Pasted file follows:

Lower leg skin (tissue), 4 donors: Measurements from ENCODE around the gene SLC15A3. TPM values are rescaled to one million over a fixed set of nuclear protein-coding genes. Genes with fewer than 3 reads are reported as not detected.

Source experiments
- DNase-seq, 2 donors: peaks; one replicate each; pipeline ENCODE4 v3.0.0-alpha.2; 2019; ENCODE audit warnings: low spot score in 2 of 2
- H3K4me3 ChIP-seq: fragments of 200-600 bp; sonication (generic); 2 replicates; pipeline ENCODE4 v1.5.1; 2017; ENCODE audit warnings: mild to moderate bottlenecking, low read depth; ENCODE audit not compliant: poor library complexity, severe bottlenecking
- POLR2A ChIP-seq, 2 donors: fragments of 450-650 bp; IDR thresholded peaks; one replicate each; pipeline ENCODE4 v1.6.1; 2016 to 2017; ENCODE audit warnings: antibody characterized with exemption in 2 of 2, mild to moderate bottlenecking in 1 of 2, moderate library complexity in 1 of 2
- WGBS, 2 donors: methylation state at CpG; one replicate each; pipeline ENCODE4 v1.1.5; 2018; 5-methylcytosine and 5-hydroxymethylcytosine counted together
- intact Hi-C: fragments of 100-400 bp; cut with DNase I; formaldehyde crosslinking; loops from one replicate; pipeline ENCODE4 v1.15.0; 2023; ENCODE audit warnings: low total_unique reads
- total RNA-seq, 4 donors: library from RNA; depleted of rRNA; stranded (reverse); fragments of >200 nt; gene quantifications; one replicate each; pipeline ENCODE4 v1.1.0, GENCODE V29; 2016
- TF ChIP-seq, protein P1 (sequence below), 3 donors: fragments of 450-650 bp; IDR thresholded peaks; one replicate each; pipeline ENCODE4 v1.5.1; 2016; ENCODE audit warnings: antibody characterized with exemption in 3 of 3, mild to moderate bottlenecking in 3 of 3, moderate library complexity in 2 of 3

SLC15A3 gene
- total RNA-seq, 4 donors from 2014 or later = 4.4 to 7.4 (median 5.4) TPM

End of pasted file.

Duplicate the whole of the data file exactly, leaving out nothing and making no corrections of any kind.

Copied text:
Lower leg skin (tissue), 4 donors: Measurements from ENCODE around the gene SLC15A3. TPM values are rescaled to one million over a fixed set of nuclear protein-coding genes. Genes with fewer than 3 reads are reported as not detected.

Source experiments
- DNase-seq, 2 donors: peaks; one replicate each; pipeline ENCODE4 v3.0.0-alpha.2; 2019; ENCODE audit warnings: low spot score in 2 of 2
- H3K4me3 ChIP-seq: fragments of 200-600 bp; sonication (generic); 2 replicates; pipeline ENCODE4 v1.5.1; 2017; ENCODE audit warnings: mild to moderate bottlenecking, low read depth; ENCODE audit not compliant: poor library complexity, severe bottlenecking
- POLR2A ChIP-seq, 2 donors: fragments of 450-650 bp; IDR thresholded peaks; one replicate each; pipeline ENCODE4 v1.6.1; 2016 to 2017; ENCODE audit warnings: antibody characterized with exemption in 2 of 2, mild to moderate bottlenecking in 1 of 2, moderate library complexity in 1 of 2
- WGBS, 2 donors: methylation state at CpG; one replicate each; pipeline ENCODE4 v1.1.5; 2018; 5-methylcytosine and 5-hydroxymethylcytosine counted together
- intact Hi-C: fragments of 100-400 bp; cut with DNase I; formaldehyde crosslinking; loops from one replicate; pipeline ENCODE4 v1.15.0; 2023; ENCODE audit warnings: low total_unique reads
- total RNA-seq, 4 donors: library from RNA; depleted of rRNA; stranded (reverse); fragments of >200 nt; gene quantifications; one replicate each; pipeline ENCODE4 v1.1.0, GENCODE V29; 2016
- TF ChIP-seq, protein P1 (sequence below), 3 donors: fragments of 450-650 bp; IDR thresholded peaks; one replicate each; pipeline ENCODE4 v1.5.1; 2016; ENCODE audit warnings: antibody characterized with exemption in 3 of 3, mild to moderate bottlenecking in 3 of 3, moderate library complexity in 2 of 3

SLC15A3 gene
- total RNA-seq, 4 donors from 2014 or later = 4.4 to 7.4 (median 5.4) TPM